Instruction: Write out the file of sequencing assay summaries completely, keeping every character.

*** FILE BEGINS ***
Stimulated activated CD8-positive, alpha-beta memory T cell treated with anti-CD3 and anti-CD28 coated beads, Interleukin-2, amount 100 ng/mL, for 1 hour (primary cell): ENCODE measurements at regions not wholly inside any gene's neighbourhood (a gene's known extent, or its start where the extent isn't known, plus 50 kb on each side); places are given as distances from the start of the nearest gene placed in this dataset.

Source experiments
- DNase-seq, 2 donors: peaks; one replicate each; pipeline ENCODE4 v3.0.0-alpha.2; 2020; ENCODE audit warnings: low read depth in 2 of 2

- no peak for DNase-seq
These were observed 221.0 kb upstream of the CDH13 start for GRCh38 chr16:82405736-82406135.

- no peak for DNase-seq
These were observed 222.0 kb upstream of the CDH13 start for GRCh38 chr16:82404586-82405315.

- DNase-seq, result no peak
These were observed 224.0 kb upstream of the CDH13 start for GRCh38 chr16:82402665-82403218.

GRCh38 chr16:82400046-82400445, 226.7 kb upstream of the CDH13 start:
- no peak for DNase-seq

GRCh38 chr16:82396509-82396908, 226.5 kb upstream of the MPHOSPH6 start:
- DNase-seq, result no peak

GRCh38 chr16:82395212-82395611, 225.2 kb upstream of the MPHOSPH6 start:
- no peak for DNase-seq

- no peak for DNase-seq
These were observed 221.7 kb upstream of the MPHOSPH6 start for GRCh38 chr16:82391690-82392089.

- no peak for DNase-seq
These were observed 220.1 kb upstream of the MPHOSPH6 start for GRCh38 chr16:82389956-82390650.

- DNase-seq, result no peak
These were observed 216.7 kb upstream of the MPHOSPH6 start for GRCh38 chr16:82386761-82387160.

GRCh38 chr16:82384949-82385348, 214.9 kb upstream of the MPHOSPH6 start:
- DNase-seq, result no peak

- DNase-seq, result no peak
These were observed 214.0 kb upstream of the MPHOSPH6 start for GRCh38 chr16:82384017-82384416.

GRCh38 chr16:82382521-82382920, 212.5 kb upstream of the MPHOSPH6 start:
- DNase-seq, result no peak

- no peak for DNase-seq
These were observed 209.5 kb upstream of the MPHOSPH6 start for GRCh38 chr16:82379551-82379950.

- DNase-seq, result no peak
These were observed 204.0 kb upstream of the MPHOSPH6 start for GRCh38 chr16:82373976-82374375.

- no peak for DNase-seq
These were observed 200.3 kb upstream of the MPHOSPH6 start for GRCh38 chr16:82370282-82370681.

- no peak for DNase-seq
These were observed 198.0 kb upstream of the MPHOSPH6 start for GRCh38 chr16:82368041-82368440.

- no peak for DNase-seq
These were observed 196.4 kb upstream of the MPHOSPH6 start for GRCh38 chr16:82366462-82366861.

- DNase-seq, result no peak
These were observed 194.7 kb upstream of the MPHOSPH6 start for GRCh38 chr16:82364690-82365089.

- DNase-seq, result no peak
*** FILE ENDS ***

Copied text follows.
Stimulated activated CD8-positive, alpha-beta memory T cell treated with anti-CD3 and anti-CD28 coated beads, Interleukin-2, amount 100 ng/mL, for 1 hour (primary cell): ENCODE measurements at regions not wholly inside any gene's neighbourhood (a gene's known extent, or its start where the extent isn't known, plus 50 kb on each side); places are given as distances from the start of the nearest gene placed in this dataset.

Source experiments
- DNase-seq, 2 donors: peaks; one replicate each; pipeline ENCODE4 v3.0.0-alpha.2; 2020; ENCODE audit warnings: low read depth in 2 of 2

- no peak for DNase-seq
These were observed 221.0 kb upstream of the CDH13 start for GRCh38 chr16:82405736-82406135.

- no peak for DNase-seq
These were observed 222.0 kb upstream of the CDH13 start for GRCh38 chr16:82404586-82405315.

- DNase-seq, result no peak
These were observed 224.0 kb upstream of the CDH13 start for GRCh38 chr16:82402665-82403218.

GRCh38 chr16:82400046-82400445, 226.7 kb upstream of the CDH13 start:
- no peak for DNase-seq

GRCh38 chr16:82396509-82396908, 226.5 kb upstream of the MPHOSPH6 start:
- DNase-seq, result no peak

GRCh38 chr16:82395212-82395611, 225.2 kb upstream of the MPHOSPH6 start:
- no peak for DNase-seq

- no peak for DNase-seq
These were observed 221.7 kb upstream of the MPHOSPH6 start for GRCh38 chr16:82391690-82392089.

- no peak for DNase-seq
These were observed 220.1 kb upstream of the MPHOSPH6 start for GRCh38 chr16:82389956-82390650.

- DNase-seq, result no peak
These were observed 216.7 kb upstream of the MPHOSPH6 start for GRCh38 chr16:82386761-82387160.

GRCh38 chr16:82384949-82385348, 214.9 kb upstream of the MPHOSPH6 start:
- DNase-seq, result no peak

- DNase-seq, result no peak
These were observed 214.0 kb upstream of the MPHOSPH6 start for GRCh38 chr16:82384017-82384416.

GRCh38 chr16:82382521-82382920, 212.5 kb upstream of the MPHOSPH6 start:
- DNase-seq, result no peak

- no peak for DNase-seq
These were observed 209.5 kb upstream of the MPHOSPH6 start for GRCh38 chr16:82379551-82379950.

- DNase-seq, result no peak
These were observed 204.0 kb upstream of the MPHOSPH6 start for GRCh38 chr16:82373976-82374375.

- no peak for DNase-seq
These were observed 200.3 kb upstream of the MPHOSPH6 start for GRCh38 chr16:82370282-82370681.

- no peak for DNase-seq
These were observed 198.0 kb upstream of the MPHOSPH6 start for GRCh38 chr16:82368041-82368440.

- no peak for DNase-seq
These were observed 196.4 kb upstream of the MPHOSPH6 start for GRCh38 chr16:82366462-82366861.

- DNase-seq, result no peak
These were observed 194.7 kb upstream of the MPHOSPH6 start for GRCh38 chr16:82364690-82365089.

- DNase-seq, result no peak